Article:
The Clubs heard many favorable comments from parents about the program. Parents observed that their children became more enthusiastic about reading, talked more about books they were reading, increased the amount of reading they were doing on their own at home, read aloud to family members, and asked to be taken to the public library or a bookstore to acquire copies of KidzLit books that had captured their interest.
The Western Pennsylvania KidzLit coordinator shared this anecdote about two cousins who participated in KidzLit:
“After their first session, their guardian came in and wanted to ask about the program the kids were participating in. I explained the KidzLit program and asked if there were any problems. She said the kids were so enthused about the book Jamaica Louise James, they could not stop talking about it. They begged her to take them to the library so they could get library cards and check out the book. Their guardian agreed to take them to the library. The next week the kids came in to the Club to show me their cards and were very excited about having their cards. They were a bit disappointed because they could not find the book at the local library. I told them that if they promised to return the book in the same condition they received it, they could borrow the book. They waited for me after every session after that to borrow the book that was read that week, and said, ‘The Club is better than the library. We don’t even have to be quiet here.’”
Businesses and Other Community Organizations
Since the Clubs had received KidzLit implementation grants from the Dollar General Literacy Foundation, several of them took the initiative to forge relationships with the managers and employees of their local Dollar General stores.
- At the Northern Chautauqua County Club, the Club’s executive director visited the local store with a group of Club youth to express the Club’s thanks, took photos, and submitted a press release to the local newspaper about the event.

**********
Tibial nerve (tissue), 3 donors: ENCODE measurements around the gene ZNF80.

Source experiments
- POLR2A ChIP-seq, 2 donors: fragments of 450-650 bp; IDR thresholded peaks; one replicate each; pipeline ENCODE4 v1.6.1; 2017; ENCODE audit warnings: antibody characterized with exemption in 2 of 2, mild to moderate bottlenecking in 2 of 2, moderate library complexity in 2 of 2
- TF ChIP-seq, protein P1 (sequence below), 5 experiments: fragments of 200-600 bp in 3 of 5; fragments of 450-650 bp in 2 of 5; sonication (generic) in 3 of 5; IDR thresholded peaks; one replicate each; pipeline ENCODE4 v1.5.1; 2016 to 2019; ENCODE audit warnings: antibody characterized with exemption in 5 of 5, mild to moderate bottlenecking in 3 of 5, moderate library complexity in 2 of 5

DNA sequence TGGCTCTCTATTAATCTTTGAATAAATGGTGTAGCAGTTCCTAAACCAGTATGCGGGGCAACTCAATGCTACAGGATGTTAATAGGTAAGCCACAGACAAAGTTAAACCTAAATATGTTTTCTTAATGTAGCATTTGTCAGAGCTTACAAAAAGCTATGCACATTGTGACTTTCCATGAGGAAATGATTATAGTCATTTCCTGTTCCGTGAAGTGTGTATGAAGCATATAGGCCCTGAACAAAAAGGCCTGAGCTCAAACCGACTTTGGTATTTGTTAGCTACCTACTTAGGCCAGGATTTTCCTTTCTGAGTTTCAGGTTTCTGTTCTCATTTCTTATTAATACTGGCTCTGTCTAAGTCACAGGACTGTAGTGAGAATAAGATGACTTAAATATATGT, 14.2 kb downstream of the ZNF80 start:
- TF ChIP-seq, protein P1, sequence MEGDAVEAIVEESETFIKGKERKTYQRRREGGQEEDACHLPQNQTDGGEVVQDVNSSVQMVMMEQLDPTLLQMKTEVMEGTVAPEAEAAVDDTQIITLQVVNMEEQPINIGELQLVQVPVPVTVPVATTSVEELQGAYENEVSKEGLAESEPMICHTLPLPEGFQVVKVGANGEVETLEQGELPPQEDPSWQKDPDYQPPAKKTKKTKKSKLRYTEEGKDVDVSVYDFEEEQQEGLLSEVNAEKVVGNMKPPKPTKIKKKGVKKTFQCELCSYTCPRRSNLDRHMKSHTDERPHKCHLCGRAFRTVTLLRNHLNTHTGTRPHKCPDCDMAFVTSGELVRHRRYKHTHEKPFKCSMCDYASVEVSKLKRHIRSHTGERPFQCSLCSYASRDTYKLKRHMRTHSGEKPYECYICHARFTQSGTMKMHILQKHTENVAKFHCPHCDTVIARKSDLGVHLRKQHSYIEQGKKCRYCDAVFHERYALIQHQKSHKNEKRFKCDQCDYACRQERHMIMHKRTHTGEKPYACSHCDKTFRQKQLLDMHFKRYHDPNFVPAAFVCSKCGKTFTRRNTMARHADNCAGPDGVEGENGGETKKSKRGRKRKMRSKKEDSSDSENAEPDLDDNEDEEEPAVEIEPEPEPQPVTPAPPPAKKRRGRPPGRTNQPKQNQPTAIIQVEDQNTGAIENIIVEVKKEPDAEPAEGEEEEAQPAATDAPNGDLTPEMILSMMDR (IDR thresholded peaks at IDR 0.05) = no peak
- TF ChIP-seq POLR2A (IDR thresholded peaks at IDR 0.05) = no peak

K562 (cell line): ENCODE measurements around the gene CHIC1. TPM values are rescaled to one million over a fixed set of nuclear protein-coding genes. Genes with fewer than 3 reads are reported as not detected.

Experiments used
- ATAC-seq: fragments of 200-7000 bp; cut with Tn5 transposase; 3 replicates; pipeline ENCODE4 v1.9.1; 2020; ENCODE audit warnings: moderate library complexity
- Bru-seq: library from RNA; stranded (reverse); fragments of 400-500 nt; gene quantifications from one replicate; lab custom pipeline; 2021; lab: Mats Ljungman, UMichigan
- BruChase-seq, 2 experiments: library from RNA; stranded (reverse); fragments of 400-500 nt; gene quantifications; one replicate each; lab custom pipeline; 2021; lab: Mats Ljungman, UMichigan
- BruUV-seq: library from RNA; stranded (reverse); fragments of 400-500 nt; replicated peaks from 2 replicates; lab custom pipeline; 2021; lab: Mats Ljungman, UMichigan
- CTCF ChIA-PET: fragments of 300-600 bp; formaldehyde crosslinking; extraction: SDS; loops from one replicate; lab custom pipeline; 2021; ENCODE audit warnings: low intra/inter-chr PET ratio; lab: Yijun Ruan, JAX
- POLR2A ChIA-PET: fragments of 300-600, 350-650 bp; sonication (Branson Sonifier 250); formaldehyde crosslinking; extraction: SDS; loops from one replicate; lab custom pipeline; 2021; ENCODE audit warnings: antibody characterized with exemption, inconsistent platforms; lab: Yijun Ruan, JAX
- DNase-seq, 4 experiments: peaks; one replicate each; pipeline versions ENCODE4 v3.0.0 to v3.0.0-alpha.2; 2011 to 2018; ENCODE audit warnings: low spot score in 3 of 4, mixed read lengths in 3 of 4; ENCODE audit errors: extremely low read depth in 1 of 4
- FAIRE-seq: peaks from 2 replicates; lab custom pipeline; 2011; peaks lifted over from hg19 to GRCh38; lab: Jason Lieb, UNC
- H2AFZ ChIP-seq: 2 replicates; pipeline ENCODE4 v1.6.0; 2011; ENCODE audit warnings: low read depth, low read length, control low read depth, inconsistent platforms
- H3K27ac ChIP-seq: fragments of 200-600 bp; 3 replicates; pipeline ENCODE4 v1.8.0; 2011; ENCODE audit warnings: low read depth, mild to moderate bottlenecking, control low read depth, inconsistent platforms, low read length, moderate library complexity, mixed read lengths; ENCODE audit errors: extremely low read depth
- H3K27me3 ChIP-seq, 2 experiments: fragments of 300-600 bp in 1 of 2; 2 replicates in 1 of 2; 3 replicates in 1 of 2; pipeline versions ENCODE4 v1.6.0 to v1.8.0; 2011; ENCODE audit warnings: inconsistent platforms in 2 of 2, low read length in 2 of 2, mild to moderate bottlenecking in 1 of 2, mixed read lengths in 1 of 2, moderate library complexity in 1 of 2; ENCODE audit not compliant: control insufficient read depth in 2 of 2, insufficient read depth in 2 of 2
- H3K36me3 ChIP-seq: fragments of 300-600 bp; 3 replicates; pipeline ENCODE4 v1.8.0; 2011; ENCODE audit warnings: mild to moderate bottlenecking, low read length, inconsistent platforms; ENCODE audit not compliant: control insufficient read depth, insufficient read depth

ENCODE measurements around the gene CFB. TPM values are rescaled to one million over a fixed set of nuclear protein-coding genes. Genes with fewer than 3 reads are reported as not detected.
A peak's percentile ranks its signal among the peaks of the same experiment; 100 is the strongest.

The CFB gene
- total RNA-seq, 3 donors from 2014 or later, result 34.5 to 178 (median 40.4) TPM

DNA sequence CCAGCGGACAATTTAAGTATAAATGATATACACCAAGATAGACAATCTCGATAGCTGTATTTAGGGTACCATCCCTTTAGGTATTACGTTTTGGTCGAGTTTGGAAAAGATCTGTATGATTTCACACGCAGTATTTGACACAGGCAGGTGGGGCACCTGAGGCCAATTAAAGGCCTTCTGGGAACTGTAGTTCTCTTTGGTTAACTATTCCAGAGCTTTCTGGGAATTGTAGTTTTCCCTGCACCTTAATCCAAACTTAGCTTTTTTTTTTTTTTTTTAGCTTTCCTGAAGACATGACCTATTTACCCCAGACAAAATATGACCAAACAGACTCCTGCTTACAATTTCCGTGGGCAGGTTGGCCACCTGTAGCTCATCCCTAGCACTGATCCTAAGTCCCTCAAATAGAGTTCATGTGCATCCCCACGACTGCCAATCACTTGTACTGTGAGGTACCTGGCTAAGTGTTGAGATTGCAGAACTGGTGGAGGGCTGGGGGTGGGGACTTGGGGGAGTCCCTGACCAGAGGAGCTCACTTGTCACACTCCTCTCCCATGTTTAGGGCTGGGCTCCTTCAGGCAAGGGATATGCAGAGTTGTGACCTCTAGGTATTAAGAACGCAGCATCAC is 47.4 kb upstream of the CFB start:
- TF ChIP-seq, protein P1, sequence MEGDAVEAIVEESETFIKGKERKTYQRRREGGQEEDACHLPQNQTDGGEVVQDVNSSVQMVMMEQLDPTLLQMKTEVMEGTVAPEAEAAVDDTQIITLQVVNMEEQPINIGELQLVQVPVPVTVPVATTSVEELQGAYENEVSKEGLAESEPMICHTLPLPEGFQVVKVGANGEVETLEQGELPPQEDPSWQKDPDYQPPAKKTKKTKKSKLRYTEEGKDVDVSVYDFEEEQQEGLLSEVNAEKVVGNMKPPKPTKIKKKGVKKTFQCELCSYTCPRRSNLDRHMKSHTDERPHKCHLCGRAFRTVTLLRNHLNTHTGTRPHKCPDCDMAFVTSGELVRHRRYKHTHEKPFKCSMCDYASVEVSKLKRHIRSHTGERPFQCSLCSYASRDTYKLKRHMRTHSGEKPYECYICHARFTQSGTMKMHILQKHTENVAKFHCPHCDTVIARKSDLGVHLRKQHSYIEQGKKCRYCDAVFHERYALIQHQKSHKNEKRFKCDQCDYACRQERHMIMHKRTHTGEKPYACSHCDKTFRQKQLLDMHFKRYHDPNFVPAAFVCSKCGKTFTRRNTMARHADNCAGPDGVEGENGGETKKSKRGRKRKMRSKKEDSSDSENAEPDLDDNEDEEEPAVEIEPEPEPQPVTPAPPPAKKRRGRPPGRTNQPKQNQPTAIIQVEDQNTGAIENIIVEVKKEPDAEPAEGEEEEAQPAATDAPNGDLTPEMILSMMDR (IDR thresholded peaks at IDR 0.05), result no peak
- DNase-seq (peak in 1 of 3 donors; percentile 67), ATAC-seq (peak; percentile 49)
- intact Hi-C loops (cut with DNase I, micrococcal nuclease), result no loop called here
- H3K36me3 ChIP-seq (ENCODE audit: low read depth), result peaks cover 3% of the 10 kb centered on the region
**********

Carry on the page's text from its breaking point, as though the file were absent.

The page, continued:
- At the Bay County Club, KidzLit participants made a large thank-you card and presented it to the manager of the local store. The manager put the card on display for customers to see.
- At the Albany Club, store representatives participated in the program’s closing awards ceremony, and the store donated items for goody bags for the participants.
Other Clubs leveraged their KidzLit grant to obtain support from other businesses or agencies.
- The Alice Club impressed a local floor-covering vendor so much with its KidzLit program that the store donated a large carpet remnant to make the Club’s KidzLit space more comfortable.
- The Western Pennsylvania Club secured movie tickets for an end-of-program field trip for KidzLit participants from a local nonprofit agency called Tickets for Kids that provides free tickets to youth-serving agencies.
Boys & Girls Clubs of America gratefully acknowledges the Dollar General Literacy Foundation, whose generous funding support made it possible for Boys & Girls Clubs across the country to motivate young people to enjoy reading with the AfterSchool KidzLit program.
Note: This guide was developed by the Boys & Girls Clubs of America to assist its sites in implementing the AfterSchool KidzLit program. The Boys & Girls Clubs generously shared this document as a facilitation tool to share what they've learned, not as an endorsement of the program. You may download the entire guide here.
Megan Green is one of the authors of AfterSchool KidzMath and is the Manager of After-School Programs at DSC.